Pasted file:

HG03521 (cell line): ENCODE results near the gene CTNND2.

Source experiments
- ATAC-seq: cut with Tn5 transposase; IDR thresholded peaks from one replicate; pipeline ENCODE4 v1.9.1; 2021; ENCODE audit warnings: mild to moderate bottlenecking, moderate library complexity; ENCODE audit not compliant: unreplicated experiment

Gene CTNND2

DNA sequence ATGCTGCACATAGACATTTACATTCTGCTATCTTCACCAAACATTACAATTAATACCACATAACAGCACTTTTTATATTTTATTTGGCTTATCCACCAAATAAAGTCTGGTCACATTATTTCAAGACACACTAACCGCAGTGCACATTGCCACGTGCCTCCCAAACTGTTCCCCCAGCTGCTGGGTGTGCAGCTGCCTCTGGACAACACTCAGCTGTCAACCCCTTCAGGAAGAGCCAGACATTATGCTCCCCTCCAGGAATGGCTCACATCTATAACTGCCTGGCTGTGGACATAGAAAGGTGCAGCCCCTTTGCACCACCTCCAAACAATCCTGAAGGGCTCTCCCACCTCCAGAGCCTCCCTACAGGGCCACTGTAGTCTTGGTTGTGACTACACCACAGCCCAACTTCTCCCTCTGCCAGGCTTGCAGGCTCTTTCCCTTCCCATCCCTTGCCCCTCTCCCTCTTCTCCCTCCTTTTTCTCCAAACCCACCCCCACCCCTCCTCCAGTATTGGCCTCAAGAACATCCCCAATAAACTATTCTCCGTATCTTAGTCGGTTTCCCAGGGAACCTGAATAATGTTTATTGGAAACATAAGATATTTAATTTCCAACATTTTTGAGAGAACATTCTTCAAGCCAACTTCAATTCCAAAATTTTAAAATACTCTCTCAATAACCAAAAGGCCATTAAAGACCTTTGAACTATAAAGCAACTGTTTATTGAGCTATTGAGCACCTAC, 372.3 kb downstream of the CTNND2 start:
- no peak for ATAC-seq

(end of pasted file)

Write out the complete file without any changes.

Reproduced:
HG03521 (cell line): ENCODE results near the gene CTNND2.

Source experiments
- ATAC-seq: cut with Tn5 transposase; IDR thresholded peaks from one replicate; pipeline ENCODE4 v1.9.1; 2021; ENCODE audit warnings: mild to moderate bottlenecking, moderate library complexity; ENCODE audit not compliant: unreplicated experiment

Gene CTNND2

DNA sequence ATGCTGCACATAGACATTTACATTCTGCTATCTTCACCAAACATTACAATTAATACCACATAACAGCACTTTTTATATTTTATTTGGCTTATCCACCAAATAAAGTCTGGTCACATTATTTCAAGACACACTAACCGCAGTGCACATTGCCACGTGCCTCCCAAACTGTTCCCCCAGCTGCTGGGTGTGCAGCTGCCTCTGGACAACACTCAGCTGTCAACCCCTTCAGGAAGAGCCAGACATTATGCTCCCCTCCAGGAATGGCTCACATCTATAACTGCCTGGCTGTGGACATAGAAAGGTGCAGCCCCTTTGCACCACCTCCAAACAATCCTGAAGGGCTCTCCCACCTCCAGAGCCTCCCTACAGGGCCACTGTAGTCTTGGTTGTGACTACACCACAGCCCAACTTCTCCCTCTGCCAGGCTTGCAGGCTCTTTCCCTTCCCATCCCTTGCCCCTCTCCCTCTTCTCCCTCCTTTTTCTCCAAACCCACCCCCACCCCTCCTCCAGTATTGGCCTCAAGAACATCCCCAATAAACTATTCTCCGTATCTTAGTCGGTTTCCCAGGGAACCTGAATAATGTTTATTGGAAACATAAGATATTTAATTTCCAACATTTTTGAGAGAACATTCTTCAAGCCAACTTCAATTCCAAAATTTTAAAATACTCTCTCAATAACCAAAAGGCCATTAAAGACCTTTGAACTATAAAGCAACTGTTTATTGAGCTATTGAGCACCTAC, 372.3 kb downstream of the CTNND2 start:
- no peak for ATAC-seq